Blood in new laying silkie

Discussion in 'Predators and Pests' started by SShuler13, Jan 22, 2013.

  1. SShuler13

    SShuler13 New Egg

    Dec 30, 2012
    Okay so a few days ago I realized one of my beloved silkies had started laying eggs. When we went to eat it the next morning there was a little blood inside the egg, no big deal right? Okay so I went to collect it today and it has a huge bloody streak across it my RIR was fine when she started laying am I doing something wrong? Is there anything I can do? HELP!!!!!![​IMG][​IMG][​IMG]
  2. chickengeorgeto

    chickengeorgeto Overrun With Chickens

    In eggs produced at home instead of purchased from Piggly Wiggly your going to find a few blood spots from time to time. In a commercial operation every egg is candled to the best of the abilities of both humans and machines, eggs with blood spots inside them are rejected. Therefore you never see a commercial egg with a blood spot because they don't make it to the store. (well almost never) In a commercial operation any blood streaks on the outside of the egg shell is quickly washed away while the shell is being disenfected.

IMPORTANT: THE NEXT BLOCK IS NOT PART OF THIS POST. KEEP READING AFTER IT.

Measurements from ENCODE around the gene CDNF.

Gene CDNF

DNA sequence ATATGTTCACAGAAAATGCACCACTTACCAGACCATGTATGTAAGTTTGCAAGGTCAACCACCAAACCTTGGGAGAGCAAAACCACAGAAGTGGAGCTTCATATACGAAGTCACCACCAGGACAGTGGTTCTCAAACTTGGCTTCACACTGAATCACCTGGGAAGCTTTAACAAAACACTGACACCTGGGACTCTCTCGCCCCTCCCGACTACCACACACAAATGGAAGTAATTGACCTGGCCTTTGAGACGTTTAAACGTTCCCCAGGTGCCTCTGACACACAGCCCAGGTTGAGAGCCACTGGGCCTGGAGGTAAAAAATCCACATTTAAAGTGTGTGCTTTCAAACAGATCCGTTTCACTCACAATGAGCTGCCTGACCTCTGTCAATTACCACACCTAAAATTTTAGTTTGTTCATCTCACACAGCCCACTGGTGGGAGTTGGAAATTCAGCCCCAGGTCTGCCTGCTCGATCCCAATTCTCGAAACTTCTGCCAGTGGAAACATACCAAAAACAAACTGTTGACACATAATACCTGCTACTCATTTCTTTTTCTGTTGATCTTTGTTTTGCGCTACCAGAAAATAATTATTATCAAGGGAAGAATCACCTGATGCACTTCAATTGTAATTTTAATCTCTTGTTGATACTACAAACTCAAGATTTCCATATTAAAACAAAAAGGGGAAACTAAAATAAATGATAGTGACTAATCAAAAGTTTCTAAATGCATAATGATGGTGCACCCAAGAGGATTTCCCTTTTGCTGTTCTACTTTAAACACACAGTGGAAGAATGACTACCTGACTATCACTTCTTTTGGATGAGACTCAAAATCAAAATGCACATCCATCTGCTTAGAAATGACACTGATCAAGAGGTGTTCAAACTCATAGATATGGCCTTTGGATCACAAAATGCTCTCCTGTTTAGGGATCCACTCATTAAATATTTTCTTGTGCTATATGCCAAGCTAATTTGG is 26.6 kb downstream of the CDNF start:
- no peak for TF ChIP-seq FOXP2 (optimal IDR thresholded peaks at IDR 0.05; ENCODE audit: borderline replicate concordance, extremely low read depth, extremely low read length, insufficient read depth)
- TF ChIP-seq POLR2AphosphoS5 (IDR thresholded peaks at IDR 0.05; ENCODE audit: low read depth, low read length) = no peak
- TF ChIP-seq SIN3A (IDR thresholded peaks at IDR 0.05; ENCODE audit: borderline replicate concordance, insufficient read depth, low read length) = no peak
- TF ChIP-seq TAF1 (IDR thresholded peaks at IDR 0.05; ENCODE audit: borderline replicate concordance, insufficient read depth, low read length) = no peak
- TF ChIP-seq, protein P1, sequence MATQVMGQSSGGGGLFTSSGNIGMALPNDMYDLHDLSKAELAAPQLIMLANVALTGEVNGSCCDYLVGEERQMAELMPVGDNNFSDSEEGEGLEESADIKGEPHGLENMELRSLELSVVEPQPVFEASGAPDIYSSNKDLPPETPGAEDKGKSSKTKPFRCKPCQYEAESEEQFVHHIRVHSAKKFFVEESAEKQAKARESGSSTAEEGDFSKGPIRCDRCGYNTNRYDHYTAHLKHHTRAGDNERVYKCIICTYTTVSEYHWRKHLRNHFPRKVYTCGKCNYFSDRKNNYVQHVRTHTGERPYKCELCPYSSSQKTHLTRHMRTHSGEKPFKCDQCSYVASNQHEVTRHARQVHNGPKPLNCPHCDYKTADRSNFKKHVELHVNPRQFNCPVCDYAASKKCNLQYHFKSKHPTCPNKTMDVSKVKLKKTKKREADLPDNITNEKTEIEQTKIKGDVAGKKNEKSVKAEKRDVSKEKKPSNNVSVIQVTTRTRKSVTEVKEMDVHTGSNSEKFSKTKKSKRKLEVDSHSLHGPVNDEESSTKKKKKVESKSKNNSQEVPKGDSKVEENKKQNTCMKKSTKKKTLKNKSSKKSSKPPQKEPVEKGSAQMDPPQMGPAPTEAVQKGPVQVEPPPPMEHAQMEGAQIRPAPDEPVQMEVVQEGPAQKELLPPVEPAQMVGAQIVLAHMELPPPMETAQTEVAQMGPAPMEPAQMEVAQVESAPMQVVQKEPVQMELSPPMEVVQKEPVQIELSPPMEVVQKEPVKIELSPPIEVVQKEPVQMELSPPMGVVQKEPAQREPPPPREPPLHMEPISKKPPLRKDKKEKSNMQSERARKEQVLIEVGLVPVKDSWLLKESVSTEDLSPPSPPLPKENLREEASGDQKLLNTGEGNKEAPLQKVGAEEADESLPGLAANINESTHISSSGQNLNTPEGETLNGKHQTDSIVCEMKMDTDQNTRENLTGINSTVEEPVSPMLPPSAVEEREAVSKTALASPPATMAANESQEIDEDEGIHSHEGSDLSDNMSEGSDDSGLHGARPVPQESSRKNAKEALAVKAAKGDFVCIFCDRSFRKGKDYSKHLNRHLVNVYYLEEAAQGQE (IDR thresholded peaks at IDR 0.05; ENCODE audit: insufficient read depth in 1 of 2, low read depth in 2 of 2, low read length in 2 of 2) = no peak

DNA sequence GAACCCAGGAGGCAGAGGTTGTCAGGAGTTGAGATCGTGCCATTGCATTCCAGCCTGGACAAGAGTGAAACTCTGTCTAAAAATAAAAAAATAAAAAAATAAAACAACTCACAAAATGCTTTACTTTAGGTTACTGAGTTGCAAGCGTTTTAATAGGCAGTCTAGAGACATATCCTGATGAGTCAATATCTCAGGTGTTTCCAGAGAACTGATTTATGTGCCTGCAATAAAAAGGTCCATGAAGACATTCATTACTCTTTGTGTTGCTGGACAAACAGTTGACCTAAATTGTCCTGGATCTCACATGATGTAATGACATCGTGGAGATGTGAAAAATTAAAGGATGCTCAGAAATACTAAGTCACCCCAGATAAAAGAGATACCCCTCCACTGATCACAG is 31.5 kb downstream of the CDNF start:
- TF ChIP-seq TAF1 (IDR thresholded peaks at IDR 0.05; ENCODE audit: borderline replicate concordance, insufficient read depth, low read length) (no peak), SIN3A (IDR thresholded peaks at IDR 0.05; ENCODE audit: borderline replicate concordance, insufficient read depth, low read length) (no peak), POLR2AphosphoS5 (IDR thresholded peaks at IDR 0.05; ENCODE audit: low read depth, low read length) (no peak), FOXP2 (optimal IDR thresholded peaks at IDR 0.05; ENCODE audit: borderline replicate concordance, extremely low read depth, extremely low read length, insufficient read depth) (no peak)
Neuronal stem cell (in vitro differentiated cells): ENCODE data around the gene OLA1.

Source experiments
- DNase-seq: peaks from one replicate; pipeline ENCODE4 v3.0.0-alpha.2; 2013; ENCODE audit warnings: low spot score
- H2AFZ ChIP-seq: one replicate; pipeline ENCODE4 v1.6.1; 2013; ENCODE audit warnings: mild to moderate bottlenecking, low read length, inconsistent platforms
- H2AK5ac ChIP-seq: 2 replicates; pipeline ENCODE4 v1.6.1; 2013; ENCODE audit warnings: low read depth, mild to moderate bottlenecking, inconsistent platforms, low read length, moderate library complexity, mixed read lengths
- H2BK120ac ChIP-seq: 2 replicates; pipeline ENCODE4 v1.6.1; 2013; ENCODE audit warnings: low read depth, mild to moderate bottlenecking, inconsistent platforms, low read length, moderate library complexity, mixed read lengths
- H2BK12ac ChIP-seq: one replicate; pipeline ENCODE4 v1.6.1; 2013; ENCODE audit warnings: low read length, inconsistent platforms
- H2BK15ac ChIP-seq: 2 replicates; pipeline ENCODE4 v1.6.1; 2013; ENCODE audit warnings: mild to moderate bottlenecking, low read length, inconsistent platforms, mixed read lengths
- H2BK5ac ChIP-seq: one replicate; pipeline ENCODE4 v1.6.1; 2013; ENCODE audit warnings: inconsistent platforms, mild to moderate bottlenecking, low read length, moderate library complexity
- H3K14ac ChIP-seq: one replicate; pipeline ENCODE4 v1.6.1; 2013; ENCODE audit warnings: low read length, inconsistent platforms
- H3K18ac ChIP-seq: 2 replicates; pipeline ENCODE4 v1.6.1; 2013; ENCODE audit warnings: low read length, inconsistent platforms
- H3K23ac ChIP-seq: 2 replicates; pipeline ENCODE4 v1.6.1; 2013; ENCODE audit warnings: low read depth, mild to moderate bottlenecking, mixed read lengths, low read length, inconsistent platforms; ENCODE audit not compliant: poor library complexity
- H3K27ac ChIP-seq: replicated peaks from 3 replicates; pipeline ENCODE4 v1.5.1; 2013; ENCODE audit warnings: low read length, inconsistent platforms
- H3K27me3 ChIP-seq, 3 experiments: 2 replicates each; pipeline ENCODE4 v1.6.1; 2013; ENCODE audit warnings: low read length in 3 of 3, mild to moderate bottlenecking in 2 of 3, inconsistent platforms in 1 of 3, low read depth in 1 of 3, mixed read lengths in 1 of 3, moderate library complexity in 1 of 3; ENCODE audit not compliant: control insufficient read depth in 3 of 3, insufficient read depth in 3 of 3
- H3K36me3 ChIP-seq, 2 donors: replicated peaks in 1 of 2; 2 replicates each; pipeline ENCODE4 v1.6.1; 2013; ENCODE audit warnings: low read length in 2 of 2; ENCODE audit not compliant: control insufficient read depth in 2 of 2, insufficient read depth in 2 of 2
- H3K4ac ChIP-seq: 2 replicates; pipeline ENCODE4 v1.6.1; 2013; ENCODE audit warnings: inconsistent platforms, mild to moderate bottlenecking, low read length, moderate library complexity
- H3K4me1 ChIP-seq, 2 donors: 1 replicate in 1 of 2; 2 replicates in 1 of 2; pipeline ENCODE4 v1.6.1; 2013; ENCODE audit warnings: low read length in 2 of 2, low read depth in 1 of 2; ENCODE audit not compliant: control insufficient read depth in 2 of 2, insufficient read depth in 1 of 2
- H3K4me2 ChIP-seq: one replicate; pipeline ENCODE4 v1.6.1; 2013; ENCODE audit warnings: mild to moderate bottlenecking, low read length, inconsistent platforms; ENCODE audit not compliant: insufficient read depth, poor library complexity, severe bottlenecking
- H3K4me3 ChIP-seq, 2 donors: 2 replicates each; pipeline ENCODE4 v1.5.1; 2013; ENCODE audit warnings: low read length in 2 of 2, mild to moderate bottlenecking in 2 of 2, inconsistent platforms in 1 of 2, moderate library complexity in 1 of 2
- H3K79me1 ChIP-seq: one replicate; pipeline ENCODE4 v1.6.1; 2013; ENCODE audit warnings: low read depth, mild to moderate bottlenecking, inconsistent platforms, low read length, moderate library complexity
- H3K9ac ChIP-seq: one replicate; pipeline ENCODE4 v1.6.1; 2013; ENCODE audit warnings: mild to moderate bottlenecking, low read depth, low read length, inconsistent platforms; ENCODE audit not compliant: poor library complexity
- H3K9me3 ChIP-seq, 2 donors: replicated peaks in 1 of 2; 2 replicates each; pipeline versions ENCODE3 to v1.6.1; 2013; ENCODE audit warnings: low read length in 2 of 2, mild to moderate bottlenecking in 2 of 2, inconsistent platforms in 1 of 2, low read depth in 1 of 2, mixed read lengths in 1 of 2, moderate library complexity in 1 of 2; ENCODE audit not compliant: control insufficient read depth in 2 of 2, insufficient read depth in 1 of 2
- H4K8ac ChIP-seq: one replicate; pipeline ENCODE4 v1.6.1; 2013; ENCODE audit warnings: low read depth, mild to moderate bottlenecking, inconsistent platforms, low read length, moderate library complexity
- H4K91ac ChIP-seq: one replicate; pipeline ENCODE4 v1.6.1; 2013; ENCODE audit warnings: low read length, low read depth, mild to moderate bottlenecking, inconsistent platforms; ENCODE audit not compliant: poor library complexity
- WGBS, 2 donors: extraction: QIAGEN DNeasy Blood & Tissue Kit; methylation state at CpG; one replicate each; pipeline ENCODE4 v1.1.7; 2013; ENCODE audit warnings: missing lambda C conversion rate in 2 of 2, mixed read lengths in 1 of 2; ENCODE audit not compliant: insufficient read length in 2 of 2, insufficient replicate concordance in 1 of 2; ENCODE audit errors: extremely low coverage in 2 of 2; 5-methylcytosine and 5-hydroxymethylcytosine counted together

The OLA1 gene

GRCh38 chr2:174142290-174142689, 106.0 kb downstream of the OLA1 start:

Try this with home grown eggs. Break each egg into its own cup or saucer before individually adding the eggs to the dish your cooking one at a time. Keep a tea spoon handy to dip out any small blood spot. As long as your planning on cooking your cackle berries then there's no problem.

    If something is frighting your hen that can sometimes lead to blood spots. There's other causes. It should clear up by its self. You can also beg, borrow, or steal an egg candler and learn how to candle your own eggs. If it does't clear up on its own let us know.
  3. spotsplus

    spotsplus Chillin' With My Peeps

    Sep 29, 2008
    Franklin, MA
    Your doing fine!!!! Sometimes when young hens, pullets actually, start to lay you see the streaks of blood. It will go away. Blood spots in the egg do happen. There is nothing you can do to prevent it as it happens as the egg is being formed in the hen. A bit of tissue gets into the egg from the inside of the hen during the formation of the egg.


BackYard Chickens is proudly sponsored by